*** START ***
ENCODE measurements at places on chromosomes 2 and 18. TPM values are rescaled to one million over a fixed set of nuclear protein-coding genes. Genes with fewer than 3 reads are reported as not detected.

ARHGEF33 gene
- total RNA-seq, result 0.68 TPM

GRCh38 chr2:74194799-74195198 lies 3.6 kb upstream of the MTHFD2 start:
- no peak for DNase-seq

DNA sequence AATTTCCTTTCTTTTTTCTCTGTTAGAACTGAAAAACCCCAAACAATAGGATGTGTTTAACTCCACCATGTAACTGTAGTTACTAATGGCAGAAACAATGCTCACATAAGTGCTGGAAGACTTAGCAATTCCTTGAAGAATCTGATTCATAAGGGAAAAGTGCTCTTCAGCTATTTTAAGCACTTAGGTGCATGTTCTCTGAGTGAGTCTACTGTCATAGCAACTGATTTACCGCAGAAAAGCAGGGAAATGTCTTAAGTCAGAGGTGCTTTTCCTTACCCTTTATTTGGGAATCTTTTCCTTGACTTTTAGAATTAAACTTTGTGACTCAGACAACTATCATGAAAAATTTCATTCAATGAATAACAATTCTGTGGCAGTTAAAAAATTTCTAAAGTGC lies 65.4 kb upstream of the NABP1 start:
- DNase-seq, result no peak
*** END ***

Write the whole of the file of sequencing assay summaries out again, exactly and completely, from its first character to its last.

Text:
ENCODE measurements at places on chromosomes 2 and 18. TPM values are rescaled to one million over a fixed set of nuclear protein-coding genes. Genes with fewer than 3 reads are reported as not detected.

ARHGEF33 gene
- total RNA-seq, result 0.68 TPM

GRCh38 chr2:74194799-74195198 lies 3.6 kb upstream of the MTHFD2 start:
- no peak for DNase-seq

DNA sequence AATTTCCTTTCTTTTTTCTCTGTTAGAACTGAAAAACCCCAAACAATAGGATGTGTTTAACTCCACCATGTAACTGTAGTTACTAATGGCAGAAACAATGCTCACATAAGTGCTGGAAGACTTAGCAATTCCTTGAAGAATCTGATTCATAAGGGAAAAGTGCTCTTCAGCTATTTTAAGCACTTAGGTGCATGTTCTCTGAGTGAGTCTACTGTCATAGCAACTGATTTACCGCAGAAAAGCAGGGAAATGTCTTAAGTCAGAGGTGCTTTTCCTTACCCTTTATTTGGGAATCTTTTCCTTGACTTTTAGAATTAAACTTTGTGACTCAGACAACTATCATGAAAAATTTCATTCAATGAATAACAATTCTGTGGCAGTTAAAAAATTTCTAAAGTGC lies 65.4 kb upstream of the NABP1 start:
- DNase-seq, result no peak